said Newell. “They’re running up and
down the road with our families, and that
is not acceptable.”
Kidd added that since 2006, J.B. Hunt
Transport has refused to employ 5,060
job applicants who failed a hair test after
passing their urinalysis. Most of those
truck driver applicants found jobs at
other transportation companies, because
almost all U.S. carriers use only the
minimum federally required urinalysis.
“Multiply J.B. Hunt Transport’s
experience by the hundreds of
thousands of truck driver applicants
each year across the United States, and
we have a major problem,” Kidd said.
Hair testing “will save lives and is the
right thing to do,” Newell said. “Maverick
wants to make sure the company is the
safest it can be, and that all drivers are well
trained and drug free. We have a moral
obligation to our employees, but we also
have a moral obligation to the public.”
(This story was first reported by
500 miles a day and that typically carries
a heavy load might have a lot harder
time cost-effectively and efficiently
running off batteries today, notes the
report. Class 7 and 8 vehicles (these are
heavy) might not reach parity to diesel
vehicles on various aspects by 2025 or
2030 or later, the research suggests.
In addition to the way that the
vehicles are used, a fleet manager might
also have dozens of other factors that he
or she is considering in the investment
decision. The report lists 22 different
purchasing decision attributes.
These could include financial
incentives like grants, tax credits and
emissions credits. Or these could be
about the potential expenses associated
with maintaining an environmental-leaning or early-adopter brand.
The report also noted that vehicle
technology is increasingly being used to
try to retain or attract new drivers. At a
breakfast event focused on the report,
fleet owners discussed how trucking
companies are thinking about ways
to attract millennials not just through
electrification but also by using a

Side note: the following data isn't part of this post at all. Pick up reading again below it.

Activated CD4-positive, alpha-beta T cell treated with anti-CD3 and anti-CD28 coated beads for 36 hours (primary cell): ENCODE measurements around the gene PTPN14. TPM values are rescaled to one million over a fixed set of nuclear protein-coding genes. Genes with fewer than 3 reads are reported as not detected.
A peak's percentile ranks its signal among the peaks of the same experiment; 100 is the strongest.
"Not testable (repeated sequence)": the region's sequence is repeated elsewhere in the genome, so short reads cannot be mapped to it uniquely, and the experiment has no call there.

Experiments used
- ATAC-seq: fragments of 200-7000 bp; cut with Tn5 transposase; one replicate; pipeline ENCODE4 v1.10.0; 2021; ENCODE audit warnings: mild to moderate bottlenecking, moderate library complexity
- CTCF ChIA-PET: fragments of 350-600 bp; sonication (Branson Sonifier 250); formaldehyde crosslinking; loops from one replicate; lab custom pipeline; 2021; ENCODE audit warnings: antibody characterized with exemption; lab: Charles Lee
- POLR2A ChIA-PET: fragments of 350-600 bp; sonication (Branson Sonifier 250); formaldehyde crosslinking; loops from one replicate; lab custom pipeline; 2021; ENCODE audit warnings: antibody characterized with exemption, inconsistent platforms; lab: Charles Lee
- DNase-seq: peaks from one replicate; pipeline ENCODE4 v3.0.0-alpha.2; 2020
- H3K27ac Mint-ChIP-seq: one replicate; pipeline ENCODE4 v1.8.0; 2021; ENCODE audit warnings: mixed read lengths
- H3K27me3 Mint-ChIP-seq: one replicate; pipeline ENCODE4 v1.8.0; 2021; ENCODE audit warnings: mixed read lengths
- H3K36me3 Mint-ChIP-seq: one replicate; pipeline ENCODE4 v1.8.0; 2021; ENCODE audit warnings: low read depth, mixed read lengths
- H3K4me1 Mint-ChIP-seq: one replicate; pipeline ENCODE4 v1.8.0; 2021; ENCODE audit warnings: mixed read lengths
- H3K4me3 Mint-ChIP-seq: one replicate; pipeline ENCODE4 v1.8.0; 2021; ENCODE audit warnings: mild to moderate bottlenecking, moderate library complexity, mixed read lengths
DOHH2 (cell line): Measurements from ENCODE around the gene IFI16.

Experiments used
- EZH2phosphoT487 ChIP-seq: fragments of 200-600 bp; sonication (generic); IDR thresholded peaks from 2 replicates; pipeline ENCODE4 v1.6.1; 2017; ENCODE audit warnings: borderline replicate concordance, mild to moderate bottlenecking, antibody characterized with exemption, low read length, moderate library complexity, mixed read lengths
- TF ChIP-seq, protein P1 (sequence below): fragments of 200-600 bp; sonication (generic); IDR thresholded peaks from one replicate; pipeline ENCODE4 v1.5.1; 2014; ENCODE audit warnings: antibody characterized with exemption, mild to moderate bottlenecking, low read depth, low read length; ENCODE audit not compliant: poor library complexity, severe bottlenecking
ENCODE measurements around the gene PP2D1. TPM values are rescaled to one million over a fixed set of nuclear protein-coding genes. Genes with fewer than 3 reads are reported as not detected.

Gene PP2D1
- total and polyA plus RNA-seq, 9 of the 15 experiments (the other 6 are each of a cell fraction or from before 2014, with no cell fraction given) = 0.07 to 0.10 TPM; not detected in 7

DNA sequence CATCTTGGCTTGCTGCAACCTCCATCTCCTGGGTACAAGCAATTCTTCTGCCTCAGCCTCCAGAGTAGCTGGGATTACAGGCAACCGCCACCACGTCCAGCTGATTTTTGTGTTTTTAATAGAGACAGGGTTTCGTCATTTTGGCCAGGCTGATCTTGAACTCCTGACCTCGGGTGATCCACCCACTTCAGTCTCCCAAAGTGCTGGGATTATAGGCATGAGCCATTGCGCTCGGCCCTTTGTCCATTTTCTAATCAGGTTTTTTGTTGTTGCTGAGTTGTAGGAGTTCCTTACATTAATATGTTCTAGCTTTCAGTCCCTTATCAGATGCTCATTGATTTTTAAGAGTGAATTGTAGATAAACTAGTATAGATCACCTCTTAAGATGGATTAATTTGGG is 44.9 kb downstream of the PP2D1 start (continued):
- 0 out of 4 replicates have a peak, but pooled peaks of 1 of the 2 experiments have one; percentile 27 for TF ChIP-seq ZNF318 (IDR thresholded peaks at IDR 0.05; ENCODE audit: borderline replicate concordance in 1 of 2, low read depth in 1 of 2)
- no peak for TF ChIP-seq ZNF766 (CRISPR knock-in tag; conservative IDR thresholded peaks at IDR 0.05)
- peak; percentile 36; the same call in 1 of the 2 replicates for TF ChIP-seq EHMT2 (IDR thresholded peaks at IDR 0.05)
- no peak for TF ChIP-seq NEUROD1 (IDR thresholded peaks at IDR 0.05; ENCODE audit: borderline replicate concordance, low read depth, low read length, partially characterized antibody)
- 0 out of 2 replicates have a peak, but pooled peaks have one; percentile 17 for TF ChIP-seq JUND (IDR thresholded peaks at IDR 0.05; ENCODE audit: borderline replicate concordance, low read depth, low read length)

“gaming interface” in trucks.
Over the coming months and years,
some of these buying factors will rise
or drop in popularity and new ones will
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(Drug Test continued from page 15)
Viability of electric trucks
depends on usage, experts say
Elon Musk might have made it look
easy to sell electric semi-trucks to fleet
owners, but the reality is that a company’s
decision to buy electric vehicles to deliver
packages around cities, haul goods
across state lines or pick up residential
refuse is a highly nuanced one.
Recently the North American Council
for Freight Efficiency (NACFE) published a
report looking at what point commercial
electric vehicles reach parity with diesel-powered vehicles in terms of attributes
like cost, weight and maintenance needs.
The group, which worked with Rocky
Mountain Institute on the research,
looked at class 3 to class 8 commercial
vehicles, which represent various sizes
ranging from a walk-in delivery van to a
school bus to a sleeper cab truck.
The group released the report at the
ACTExpo fleet industry conference in
Long Beach, Calif. During the opening
of the event, Erik Neandross, chief
executive of Gladstein, Neandross and
Associates, joked that the event had
morphed from a natural gas vehicle
conference a few years ago into a
“commercial electric vehicles summit.”
The expo floor is “packed with electric
drive technology,” Neandross said.
Indeed, a handful of delivery vans,
pickup trucks, and buses powered by
batteries greeted attendees at the Long
Beach Convention Center.
But fleet managers at the event said
that they’re buying commercial electric
vehicles for specific use cases, not to
replace all of their diesel vehicles. Many
fleets are maintaining a portfolio of
advanced technology vehicles including
ones that use natural gas, propane and
hybrids, in addition to batteries.
A big factor in determining whether a
commercial electric vehicle is worth its
investment depends, not surprisingly, on
how the vehicle is going to be used.
For example, a medium-duty urban
delivery van that has a stable route
of between 50 to 100 miles per day
could be one of the earliest commercial
vehicles to go electric, the NACFE report
found. That’s because the charging can
be done predictably, stop-and-go traffic
can tap into regenerative braking and
there’s a sweet spot of miles driven (it’s
enough miles to save money on gas but
not too far to exceed the battery range).
Another commercial vehicle type that
is quickly going electric is transit buses.
Similar to the operations of urban delivery
vans, the transit bus handles predictable
routes, operates in stop-and-go traffic and
is needed for the right amount of miles for
it to make sense in an electric form.
On the other hand, a long haul heavy-duty truck that needs to drive 400 or